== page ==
Fall 2014 / Spring 2015 seasonWe are now taking provisional orders for fall 2014 shipping (warmer zones only) or spring 2015. 

Crab apple trees

Crab apples produce a mass of spring blossom, followed by attractive ornamental fruits which can also be used for cooking. We can advise on the best crab apple trees to suit your garden.

Hewe's Crab crab-apple tree
Late-season  

Also known as Virginia Crab, Hewe's Crab is considered one of the best varieties for cider. compare
Malus Dolgo Pink Glow crab-apple tree
Early-season  

Malus Dolgo, also known as Pink Glow, offers early-season white flowers and dark pink fruits. compare
Malus Golden Hornet crab-apple tree
Very late-season  

Malus Golden Hornet has pink / white blossom then small yellow crab apples which hang on late in the year. compare
Malus sieversii crab-apple tree
Mid-season  

Malus sieversii is thought to be the ancestor of modern apples. Grafted from specimens obtained from Kazakhstan. compare
Wickson Crab crab-apple tree
Late-season  

Wickson crab is a popular crab apple variety which is also useful in cider blends. compare



More about Crab apple trees

Crab apples (Ornamental malus) are very closely related to apples, being part of the same genus Malus. The only difference between an apple and a crabapple is the size of the fruit, and it is usually considered that any apple variety with a fruit size of less than 2" is a crabapple.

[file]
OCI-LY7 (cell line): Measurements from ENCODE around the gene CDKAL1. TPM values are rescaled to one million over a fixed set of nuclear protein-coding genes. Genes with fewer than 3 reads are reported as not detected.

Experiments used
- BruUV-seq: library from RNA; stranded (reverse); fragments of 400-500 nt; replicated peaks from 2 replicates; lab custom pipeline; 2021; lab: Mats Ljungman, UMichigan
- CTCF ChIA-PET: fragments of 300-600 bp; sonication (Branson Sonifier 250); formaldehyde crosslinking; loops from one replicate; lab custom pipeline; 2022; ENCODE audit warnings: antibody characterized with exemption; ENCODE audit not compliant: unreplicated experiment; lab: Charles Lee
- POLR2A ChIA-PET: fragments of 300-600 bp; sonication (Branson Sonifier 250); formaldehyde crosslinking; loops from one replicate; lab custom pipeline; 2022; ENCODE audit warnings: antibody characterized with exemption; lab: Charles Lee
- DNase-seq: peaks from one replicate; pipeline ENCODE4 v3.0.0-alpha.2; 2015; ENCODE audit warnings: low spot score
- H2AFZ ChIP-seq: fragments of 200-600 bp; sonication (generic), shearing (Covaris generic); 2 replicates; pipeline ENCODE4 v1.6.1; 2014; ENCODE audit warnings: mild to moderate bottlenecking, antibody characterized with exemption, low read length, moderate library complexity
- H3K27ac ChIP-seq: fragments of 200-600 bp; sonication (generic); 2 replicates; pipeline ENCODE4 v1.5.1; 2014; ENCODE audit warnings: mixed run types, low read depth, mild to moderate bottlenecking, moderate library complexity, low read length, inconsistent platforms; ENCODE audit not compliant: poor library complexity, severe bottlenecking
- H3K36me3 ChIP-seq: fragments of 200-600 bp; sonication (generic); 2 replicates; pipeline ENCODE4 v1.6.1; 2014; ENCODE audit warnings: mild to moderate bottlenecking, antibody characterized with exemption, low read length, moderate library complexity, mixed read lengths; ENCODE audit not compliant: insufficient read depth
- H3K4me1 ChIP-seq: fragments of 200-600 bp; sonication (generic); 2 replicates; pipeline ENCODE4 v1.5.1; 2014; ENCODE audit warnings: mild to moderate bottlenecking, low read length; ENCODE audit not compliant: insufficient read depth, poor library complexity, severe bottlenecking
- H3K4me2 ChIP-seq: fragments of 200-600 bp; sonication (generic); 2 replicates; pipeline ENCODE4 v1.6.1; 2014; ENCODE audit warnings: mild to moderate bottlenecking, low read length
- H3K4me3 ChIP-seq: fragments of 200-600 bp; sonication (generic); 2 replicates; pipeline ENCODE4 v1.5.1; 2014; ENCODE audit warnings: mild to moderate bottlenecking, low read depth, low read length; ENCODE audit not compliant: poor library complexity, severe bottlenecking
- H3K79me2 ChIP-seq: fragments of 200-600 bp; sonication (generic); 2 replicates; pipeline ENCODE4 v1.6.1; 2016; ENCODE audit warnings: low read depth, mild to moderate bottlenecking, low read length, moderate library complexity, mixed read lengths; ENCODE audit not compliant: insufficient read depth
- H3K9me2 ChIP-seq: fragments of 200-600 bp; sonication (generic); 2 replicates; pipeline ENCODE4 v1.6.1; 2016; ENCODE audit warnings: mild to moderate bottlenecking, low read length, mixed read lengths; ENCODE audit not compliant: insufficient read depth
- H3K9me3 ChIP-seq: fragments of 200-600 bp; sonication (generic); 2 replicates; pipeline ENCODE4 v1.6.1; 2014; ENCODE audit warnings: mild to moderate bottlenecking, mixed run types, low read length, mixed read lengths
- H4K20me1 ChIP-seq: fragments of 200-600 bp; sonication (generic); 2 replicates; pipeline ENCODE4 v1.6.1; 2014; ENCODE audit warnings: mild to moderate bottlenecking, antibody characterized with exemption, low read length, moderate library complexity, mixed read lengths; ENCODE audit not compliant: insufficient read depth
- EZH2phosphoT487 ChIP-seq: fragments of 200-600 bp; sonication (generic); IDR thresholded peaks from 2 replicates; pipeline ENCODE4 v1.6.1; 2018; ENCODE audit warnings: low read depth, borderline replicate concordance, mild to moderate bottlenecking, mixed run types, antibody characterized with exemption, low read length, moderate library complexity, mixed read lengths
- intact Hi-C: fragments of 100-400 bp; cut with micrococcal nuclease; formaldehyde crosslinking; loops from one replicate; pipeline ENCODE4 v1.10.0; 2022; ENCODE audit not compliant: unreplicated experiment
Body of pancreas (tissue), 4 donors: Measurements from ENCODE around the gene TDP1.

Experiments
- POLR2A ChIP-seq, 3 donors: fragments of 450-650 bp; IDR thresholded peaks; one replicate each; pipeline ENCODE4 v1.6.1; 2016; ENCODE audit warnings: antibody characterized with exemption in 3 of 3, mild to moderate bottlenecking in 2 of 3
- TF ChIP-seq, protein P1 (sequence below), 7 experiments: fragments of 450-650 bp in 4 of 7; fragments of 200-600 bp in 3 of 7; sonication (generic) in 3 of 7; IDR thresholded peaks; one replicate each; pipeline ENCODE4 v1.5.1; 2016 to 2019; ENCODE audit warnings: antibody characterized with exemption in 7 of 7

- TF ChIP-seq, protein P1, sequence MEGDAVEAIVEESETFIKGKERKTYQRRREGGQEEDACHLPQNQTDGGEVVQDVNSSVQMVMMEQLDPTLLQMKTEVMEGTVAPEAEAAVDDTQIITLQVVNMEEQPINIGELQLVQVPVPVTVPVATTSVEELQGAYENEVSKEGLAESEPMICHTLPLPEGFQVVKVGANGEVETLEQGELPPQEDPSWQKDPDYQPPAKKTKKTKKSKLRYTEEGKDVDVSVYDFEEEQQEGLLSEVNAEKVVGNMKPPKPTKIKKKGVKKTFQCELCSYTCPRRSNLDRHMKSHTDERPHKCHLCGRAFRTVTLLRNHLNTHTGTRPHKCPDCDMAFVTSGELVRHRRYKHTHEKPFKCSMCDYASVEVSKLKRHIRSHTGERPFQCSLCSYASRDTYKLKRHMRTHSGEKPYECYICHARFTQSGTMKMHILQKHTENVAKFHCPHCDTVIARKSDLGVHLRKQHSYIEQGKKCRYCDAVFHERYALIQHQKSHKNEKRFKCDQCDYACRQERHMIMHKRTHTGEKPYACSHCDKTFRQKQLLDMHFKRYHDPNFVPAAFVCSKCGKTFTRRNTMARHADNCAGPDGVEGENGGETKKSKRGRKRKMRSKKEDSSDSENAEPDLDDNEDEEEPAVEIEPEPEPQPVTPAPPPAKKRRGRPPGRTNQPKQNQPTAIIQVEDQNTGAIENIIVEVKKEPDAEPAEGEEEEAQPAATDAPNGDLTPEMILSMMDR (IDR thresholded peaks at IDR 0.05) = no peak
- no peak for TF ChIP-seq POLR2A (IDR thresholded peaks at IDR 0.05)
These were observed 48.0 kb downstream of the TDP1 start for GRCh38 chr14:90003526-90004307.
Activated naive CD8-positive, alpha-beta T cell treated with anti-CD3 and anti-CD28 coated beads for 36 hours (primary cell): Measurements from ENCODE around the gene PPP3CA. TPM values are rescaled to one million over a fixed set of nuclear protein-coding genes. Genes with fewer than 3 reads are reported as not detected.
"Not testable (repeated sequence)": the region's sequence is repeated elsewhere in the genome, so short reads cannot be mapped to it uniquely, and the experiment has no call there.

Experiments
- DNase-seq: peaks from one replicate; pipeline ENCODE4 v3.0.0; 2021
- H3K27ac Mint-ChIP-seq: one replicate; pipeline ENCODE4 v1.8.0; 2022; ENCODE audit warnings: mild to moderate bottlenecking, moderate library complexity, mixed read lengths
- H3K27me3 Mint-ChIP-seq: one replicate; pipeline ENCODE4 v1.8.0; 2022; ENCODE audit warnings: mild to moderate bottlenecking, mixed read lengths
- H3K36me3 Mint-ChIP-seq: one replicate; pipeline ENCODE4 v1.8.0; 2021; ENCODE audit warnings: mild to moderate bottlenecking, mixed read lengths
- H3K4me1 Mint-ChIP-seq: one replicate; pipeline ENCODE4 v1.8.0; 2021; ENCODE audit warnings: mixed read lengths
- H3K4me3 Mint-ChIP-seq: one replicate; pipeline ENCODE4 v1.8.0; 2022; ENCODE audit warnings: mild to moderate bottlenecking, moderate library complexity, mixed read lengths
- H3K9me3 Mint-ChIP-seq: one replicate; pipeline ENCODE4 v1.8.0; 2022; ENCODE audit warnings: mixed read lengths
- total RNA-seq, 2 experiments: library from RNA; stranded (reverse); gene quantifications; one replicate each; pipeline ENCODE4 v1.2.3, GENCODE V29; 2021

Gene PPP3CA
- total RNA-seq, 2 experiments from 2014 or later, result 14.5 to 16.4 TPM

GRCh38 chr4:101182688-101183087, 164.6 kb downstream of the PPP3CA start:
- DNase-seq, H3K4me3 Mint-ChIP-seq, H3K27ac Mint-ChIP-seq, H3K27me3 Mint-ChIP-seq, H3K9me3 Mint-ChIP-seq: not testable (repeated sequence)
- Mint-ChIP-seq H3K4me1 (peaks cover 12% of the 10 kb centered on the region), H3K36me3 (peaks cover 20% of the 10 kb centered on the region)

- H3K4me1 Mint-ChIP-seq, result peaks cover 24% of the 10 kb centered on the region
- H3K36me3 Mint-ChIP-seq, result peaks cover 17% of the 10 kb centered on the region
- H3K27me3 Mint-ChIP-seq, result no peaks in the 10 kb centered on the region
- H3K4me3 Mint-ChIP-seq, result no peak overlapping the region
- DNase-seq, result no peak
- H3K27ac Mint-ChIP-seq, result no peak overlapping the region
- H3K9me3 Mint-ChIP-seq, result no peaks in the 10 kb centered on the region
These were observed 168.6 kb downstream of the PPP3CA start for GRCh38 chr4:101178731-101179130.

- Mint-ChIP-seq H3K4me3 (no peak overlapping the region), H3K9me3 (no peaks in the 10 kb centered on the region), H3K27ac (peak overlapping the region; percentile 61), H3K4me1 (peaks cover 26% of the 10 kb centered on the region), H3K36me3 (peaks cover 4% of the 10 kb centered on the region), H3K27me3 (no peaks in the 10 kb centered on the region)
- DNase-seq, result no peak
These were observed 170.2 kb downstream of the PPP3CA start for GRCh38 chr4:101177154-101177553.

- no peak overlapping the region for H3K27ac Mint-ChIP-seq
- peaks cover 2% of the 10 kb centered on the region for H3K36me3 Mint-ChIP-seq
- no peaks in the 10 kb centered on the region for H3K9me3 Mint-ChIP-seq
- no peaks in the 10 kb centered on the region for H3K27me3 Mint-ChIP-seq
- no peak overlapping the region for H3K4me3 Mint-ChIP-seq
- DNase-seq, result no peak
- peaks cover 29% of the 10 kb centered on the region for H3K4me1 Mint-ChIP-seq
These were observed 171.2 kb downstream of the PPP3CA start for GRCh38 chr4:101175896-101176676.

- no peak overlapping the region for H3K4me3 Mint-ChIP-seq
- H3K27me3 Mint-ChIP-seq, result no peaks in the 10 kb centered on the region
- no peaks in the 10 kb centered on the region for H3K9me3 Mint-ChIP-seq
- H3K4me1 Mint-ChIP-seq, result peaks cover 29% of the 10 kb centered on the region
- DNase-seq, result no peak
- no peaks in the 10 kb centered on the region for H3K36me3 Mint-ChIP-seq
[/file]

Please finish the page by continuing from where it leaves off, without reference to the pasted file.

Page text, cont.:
Crab apple trees are grown primarily for their ornamental value. This starts in spring with a profusion of attractive blossom, which is often scented. The brightly coloured ornamental fruits hang attractively on the tree throughout autumn, providing colour in the garden and a source of food for birds. Some varieties also have attractive bronze leaves.

Most crab apples are edible - although rather unpalatable for eating fresh. However many varieties are valuable for cooking - crab apples contain large amounts of pectin, and are useful in the kitchen for making fruit jellies. Several varieties are also useful for cider blends.

The prolific blossom also makes most crab apples excellent pollinators for all other apple and cider-apple varieties - they typically produce five to ten times more pollen than a typical apple tree. The blossom is also usually more long-lasting than that of normal apples, and spans several of the mainstream apple flowering groups. Crab apples are naturally precocious and will often start producing blossom and fruit in their 2nd or 3rd years.